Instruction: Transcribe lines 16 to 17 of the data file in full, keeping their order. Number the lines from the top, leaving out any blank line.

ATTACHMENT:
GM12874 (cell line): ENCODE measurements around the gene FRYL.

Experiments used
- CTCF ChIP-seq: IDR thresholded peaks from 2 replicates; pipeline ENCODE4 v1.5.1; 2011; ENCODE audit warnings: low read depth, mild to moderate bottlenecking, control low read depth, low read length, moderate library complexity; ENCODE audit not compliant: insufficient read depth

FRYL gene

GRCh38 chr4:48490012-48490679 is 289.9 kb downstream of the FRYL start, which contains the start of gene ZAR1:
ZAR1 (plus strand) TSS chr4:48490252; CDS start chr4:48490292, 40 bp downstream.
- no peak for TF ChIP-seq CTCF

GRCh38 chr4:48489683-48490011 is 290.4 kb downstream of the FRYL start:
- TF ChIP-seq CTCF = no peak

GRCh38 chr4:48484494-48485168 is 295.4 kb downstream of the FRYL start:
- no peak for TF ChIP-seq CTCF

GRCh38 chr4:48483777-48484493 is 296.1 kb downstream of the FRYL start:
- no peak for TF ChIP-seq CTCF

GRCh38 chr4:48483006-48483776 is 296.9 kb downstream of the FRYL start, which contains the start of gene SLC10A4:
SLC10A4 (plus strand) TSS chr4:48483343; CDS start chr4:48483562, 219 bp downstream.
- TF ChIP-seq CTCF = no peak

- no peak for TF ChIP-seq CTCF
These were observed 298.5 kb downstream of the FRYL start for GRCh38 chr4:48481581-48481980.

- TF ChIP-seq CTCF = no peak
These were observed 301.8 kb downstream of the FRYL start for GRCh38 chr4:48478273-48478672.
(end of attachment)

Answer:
- TF ChIP-seq CTCF = no peak

- no peak for TF ChIP-seq CTCF